By Keith Carman
T.N.T, High Voltage, Dirty Deeds Done Dirt Cheap, Let There Be Rock, ’74 Jailbreak…even the least discerning rock fan can immediately peg any of these titles: classics from the canon of venerable rockers AC/DC. Packed with legendary tracks that have inspired countless generations of axe-grinders, screamers and air-shredders—let alone that the Aussie outfit perform to this day—these are the long-players that have helped shape modern music.
They also wouldn’t exist (at least not in the inimitable form we know them) were it not for bassist Mark Evans. Performing with the band for two succinct years in the mid-’70s, it’s Evans’ restrained, no-frills approach that created an immovable foundation for the likes of Angus Young and Bon Scott to create their gritty temples.
Still, despite contributing to some bona fide rippers, history hasn’t always been kind to Evans. All but ignored after being fired from the band in 1977 due to a personality clash with the heavy-handed Young that was vaguely defined as “musical differences” and eliminated from their roster for their 2002 induction to the Rock and Roll Hall of Fame, it’s as if AC/DC was trying to forget his crucial role.
It’s a subject he addresses candidly and with great depth in autobiography Dirty Deeds: My Life Inside/Outside of AC/DC (Bazillion Points). Gripping, insightful and bounding with his inherently infectious positivity, Dirty Deeds… is like a motivational speech about how realizing one’s own self-worth carries value far beyond any token gesture.
“I’ve no axe to grind with (Young). In fact, there are so many great memories about that time in my life, I prefer to focus on them,” he gleefully chatters from his Sydney, Australia home. “I mean, don’t get me wrong: Angus is an intense little fellow. But you have to realize that we all had issues, not just him. I played my own part in whatever my legacy is with AC/DC.”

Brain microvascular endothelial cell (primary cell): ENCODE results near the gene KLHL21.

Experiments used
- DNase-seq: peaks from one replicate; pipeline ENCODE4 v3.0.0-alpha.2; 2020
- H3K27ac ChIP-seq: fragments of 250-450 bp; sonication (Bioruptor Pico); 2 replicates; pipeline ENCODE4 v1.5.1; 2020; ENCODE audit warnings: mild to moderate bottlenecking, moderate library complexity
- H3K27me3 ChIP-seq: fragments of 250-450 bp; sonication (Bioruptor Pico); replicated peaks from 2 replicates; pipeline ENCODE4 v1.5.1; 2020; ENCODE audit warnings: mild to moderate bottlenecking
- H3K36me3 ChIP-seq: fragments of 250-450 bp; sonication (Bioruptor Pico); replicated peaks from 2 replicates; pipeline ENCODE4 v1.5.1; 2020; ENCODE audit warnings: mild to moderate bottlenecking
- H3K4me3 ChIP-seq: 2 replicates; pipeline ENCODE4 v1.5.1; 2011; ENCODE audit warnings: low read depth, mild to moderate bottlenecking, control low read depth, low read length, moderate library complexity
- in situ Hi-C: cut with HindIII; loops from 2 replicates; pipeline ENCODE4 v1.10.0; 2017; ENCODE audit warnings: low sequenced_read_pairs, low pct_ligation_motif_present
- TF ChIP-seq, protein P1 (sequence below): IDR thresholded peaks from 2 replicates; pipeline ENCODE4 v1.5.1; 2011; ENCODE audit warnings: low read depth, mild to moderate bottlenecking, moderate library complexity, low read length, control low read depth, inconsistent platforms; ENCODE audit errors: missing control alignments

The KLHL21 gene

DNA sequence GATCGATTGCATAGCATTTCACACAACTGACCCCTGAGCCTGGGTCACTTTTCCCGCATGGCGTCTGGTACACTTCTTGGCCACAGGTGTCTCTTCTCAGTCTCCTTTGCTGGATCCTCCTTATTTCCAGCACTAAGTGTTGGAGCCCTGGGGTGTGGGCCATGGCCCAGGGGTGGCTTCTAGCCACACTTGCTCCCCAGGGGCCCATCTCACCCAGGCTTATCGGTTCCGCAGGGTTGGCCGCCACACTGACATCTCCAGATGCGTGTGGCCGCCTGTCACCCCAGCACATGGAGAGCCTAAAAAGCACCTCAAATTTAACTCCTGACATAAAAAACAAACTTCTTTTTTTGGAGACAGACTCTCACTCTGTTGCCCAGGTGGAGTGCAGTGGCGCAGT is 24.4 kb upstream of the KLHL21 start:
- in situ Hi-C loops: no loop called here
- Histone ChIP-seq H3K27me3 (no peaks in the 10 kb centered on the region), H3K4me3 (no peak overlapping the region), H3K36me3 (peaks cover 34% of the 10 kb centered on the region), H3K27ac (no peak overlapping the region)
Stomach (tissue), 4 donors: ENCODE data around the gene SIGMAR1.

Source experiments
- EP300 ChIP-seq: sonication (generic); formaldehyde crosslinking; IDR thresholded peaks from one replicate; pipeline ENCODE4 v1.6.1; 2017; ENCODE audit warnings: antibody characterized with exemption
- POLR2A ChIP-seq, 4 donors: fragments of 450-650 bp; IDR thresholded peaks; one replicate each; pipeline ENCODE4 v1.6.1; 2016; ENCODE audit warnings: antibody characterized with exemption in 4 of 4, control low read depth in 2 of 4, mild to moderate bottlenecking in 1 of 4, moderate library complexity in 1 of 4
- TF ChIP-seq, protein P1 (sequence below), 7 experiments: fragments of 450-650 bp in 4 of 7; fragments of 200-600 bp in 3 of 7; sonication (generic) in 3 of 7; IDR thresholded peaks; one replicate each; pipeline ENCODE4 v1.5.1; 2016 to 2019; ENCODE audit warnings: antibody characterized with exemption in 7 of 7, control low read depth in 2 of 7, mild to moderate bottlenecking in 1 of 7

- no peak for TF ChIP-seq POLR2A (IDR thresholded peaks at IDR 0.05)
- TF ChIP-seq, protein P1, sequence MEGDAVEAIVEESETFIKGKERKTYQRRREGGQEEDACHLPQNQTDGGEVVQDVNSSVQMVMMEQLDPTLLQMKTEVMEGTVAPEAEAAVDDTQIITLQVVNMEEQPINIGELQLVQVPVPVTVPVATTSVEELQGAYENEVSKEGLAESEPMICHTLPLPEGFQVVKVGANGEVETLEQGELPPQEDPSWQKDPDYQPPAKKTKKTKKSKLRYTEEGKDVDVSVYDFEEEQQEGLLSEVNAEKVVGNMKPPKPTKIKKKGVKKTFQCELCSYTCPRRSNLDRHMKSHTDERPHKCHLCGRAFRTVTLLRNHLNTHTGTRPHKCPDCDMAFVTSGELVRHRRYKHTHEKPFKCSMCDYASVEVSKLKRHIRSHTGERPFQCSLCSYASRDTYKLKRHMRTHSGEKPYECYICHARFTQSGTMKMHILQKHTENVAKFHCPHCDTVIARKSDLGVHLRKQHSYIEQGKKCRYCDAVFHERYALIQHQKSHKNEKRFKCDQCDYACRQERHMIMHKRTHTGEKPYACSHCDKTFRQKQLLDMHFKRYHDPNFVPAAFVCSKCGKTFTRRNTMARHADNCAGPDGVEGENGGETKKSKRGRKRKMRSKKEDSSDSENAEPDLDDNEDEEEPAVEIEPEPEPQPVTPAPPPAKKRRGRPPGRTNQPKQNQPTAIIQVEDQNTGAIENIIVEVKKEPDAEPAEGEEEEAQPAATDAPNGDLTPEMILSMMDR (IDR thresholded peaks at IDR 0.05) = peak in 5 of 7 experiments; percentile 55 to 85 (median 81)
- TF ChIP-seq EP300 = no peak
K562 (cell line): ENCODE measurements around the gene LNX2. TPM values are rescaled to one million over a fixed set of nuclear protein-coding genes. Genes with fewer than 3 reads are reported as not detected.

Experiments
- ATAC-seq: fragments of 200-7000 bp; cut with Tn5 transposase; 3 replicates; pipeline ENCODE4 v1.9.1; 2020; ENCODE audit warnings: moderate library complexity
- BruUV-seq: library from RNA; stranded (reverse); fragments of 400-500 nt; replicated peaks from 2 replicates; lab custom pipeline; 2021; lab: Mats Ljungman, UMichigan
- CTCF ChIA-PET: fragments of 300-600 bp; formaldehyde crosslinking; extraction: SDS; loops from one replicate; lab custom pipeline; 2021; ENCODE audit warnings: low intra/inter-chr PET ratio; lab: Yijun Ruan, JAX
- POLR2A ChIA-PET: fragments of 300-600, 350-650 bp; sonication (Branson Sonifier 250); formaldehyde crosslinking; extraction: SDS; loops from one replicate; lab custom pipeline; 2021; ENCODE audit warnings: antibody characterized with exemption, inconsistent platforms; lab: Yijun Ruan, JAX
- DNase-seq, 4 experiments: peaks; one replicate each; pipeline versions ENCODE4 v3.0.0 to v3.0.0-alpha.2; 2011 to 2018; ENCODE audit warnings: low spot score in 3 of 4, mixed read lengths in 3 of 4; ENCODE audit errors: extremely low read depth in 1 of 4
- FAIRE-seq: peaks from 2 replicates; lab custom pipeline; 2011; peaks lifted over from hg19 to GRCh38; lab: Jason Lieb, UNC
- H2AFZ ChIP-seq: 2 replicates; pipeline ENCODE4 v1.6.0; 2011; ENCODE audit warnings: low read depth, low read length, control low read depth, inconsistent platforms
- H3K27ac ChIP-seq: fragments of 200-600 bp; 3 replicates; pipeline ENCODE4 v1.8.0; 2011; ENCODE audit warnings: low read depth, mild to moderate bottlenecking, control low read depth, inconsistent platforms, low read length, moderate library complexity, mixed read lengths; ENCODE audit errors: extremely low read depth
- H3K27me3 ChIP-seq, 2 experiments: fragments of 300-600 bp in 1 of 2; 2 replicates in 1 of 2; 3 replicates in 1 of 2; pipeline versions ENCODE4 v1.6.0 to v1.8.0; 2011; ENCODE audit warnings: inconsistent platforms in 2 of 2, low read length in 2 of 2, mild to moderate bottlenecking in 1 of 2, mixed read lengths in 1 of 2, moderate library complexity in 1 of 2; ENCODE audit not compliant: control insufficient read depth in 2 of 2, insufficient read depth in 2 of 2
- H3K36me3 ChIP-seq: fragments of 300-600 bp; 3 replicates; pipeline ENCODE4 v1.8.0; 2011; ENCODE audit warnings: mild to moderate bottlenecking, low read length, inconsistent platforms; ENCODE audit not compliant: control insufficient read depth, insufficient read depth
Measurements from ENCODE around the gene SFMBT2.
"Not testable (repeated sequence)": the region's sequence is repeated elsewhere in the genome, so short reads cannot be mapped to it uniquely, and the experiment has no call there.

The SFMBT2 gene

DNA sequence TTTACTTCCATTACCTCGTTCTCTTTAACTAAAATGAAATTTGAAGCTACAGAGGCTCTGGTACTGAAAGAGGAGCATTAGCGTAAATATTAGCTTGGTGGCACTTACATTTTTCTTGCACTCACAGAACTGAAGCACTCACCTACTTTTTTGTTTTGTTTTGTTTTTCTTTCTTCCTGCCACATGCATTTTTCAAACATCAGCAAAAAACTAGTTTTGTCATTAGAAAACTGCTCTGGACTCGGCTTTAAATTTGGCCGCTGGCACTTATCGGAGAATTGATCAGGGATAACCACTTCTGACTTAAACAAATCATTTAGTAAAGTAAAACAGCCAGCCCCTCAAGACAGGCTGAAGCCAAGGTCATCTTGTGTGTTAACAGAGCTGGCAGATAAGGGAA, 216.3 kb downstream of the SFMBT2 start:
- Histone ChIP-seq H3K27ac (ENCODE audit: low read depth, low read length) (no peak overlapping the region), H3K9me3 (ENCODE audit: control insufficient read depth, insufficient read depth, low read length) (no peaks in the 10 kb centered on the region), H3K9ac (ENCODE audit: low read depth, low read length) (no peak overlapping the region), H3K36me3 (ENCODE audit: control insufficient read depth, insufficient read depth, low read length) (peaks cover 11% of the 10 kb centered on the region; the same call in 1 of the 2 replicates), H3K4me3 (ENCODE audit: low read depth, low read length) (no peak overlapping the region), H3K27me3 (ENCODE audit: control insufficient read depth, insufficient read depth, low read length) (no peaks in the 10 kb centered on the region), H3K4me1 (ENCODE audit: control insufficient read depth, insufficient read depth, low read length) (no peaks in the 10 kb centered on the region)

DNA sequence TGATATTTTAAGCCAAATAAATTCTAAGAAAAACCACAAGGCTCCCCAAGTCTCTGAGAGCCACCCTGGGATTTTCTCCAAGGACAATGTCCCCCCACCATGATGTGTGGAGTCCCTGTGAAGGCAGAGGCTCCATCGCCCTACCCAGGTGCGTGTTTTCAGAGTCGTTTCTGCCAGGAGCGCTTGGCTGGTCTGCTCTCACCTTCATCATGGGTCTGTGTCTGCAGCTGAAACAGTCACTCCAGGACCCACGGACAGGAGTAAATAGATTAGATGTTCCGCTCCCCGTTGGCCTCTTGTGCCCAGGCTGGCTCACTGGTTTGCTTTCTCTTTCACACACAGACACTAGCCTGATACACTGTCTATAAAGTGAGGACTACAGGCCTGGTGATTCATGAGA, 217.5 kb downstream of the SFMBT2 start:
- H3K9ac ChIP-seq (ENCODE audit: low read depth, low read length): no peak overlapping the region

As for the book itself, don’t look here for a synopsis. It’s rather obvious and it isn’t our place to ruin the astonishing bits. What is important however, is to recognize where Evans’ mind was while writing. Hearing him wax philosophically and with inspiring warmth, it was clearly in a state of Zen.
“This book has been in the back of my mind for a while now,” he admits. “I think I started toying with the idea of it around 2004 but didn’t get into it until I was truly ready. Some of that stems from finally digesting what happens in life. You have to come through negative experiences to really learn who you are. It’s then that you become wiser; more compassionate.”
“Life happens around you and you have to deal with it,” he quips, seemingly reminding himself to look at the bright side of a rough past. “You just have to enjoy what success you get and realize there will be curve balls. Then you adapt. That’s how I’ve tried to live life and I think it’s been to the fullest. It’s never easy. Take when when my dad died. Or my daughter. Or my brother. You never get used to it…you just learn to deal with it.”
When set against such a stark context, it’s no wonder that being removed from an ego-stroking list seems petty at best. Not that Evans has halted playing music since parting ways with Australia’s most notorious band. Currently working on a new blues/roots project amusingly dubbed Dinosaurs with members of fellow dirtballs Rose Tattoo, he feels his inspiration is at an all-time high. Moreover, it reiterates a crucial point in ensuring his life maintains a positive trajectory. Where many men would be mired in the agony of “woulda shoulda coulda,” Evans prefers to enjoy his lot, appreciate life on the fringe of rock ‘n’ roll stardom and share his saga via one interesting read.
“I’m still out there doing it,” he concludes. “I have to. You do it because you must. It’s the creative impulse. Writing this book was partly dealing with those experiences, partly addressing them and setting the record straight so I could move past them and also just to touch on that creative aspect.”
“But it’s not my only (creative venture). I’ve got music, golf, family…what else do I need? I enjoy myself and help out where I can. I’m looking at life the same way I apply myself to music: don’t confuse things. Keep it simple, stupid. If there’s anything my life—and this book—taught me, it’s that success is getting what you want but happiness liking what you get. I can honestly say that I’m happy.”